American League West
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Last year’s record: 95-67
It isn’t fair at all that the first thing that pops into my head when seeing those two words — Houston and Astros — put together is “Cheaters.” I am fully aware that the Astros were hardly the only team to push the edge on sign-stealing technology. I am fully aware that whatever advantages they might have gained through the garbage-can scheme do not change the fact Jose Altuve and Alex Bregman and Yuli Gurriel and Carlos Correa and George Springer and the rest were and are incredible hitters.
And I am fully aware that 2017 was five years ago now and, at some point, we all have to move on.
But it’s reflexive now — when I see the words “Mel Gibson” or “Ryan Lochte” or “Trouble With the Curve” or “Houston Astros,” my mind goes to a place whether I want it to or not. And I totally get Astros fans who are sick of it, who find it unfair, who just want to go on with their lives.
But we only have so much control over where our thoughts roam.
It’s funny … I think now about what the words “Houston Astros” meant to me BEFORE all this nonsense. For a long time, “Houston Astros” meant Jose Cruz. Remember that awesome batting stance he had? The high leg kick? The way he held the bat as far from his head as possible? We don’t talk enough about Jose Cruz. More to the point, we don’t talk enough about guys LIKE Jose Cruz. I mean, think about how many times in your life Jim Rice has come up in conversation. Probably quite a bit if you’re close to my age. Now think about how many times Jose Cruz has come up in conversation. Probably never.
Was Jim Rice that much better a player than Jose Cruz?
Or for that matter, was Jim Rice ANY better a player than Jose Cruz?
Jim Rice: .298/.352/.502, 2,452 hits, 373 doubles, 79 triples, 382 homers, 58 steals.
Jose Cruz: .284/.354/.420, 2,251 hits, 391 doubles, 94 triples, 165 homers, 317 steals.
So, Rice has the higher batting average and more than twice as many home runs.
Cruz has a slightly higher OBP, more doubles and triples and almost six times as many steals.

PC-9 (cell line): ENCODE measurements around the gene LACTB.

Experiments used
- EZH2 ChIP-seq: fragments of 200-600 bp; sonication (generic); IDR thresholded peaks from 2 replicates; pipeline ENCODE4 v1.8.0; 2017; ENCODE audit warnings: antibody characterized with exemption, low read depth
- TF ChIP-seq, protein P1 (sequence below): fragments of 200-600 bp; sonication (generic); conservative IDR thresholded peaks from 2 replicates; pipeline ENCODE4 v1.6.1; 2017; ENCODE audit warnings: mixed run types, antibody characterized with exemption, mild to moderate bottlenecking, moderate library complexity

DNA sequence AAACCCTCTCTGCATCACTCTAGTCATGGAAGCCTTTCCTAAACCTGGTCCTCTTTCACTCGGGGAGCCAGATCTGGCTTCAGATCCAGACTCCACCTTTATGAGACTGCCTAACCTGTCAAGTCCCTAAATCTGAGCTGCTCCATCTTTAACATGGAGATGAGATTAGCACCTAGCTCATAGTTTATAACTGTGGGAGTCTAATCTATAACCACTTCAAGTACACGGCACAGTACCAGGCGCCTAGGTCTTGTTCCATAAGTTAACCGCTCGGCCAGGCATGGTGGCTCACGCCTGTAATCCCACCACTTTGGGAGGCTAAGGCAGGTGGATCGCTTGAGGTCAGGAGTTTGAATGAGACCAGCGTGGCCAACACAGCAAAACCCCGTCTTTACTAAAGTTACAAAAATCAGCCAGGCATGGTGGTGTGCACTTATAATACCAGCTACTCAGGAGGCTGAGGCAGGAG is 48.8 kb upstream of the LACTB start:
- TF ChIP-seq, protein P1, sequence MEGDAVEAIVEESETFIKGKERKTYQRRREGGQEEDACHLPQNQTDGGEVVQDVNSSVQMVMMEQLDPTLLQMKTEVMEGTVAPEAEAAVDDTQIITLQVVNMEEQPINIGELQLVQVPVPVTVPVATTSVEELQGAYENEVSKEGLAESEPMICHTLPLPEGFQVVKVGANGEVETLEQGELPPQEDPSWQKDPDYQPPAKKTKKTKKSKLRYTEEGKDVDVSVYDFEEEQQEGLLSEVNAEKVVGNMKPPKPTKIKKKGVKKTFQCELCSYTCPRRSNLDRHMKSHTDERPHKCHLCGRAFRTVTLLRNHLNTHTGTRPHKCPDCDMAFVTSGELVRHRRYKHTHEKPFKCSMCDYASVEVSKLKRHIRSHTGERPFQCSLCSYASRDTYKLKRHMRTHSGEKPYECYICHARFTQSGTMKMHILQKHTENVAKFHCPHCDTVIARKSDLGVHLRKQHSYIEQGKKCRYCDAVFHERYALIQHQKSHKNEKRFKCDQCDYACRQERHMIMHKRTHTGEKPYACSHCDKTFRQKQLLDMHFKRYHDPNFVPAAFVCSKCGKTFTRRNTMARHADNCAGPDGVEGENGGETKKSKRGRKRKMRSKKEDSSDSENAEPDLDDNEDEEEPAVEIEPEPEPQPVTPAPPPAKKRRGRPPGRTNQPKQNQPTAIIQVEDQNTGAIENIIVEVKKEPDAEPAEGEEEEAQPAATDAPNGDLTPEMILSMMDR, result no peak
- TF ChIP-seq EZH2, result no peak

Rice played half his games at Fenway Park, which was a ludicrous hitters’ park then (much less so now).
Cruz played about half his games in the Houston Astrodome, which was a hitters’ dungeon.
Cruz was a better outfielder and hit into fewer than half as many double plays.
I don’t know who was better. Baseball-Reference WAR has Cruz well ahead (54.4 WAR to 47.7 WAR). FanGraphs has them with identical WAR (50.8). Rice is certainly much more famous. He won an MVP award. He played in four times as many All-Star games. He played in Boston. And it is true that fame is a big part of the Hall of Fame. But that doesn’t mean that we should overlook how good Jose Cruz was.
This has nothing whatsoever to do with the 2022 Astros but you should know that these team essays will just go where they go, and anyway, it’s better than writing about them cheating, right?
Justin Verlander has pitched one big-league game in two years and he’s 39 years old, So what can you really expect here? Before answering that, you should know that Verlander has proven the doubters wrong time and again over his career, and he insists that now he’s feeling good, really good, so good that he insists he has a chance to win 300 games. Really.
He currently has 226 wins, which isn’t very close to 300. It seems to me that his best path to 300 would be:
To win 20 games in each of the next four years (well, if he followed this path he’d have to win only 14 games in his age-42 season .. win-win!).
To win 15 games in each of the next five seasons (again he’d have to win only 14 in the last of those seasons).
To win 10 games a year until he’s 45 (and then he’d have to win only four games in his age-46 season).
Are any of these possible? Well, that word, “possible,” contains multitudes. Obviously, I’d love to see it.
Framber Valdez had one weird 2021 season. His strikeout rate went down, his walk rate went way up, and yet he still had a 3.14 ERA because, get this, he had a 70% ground ball rate. SEVENTY PERCENT. Nobody in baseball was even close to that. In fact, no pitcher in the past decade has been close to that. Valdes would toss his keys to a valet, and somebody would hit a ground ball off it. I don’t know how sustainable that is, but a 70% groundball rate is a cool fact for you to kick around at the office.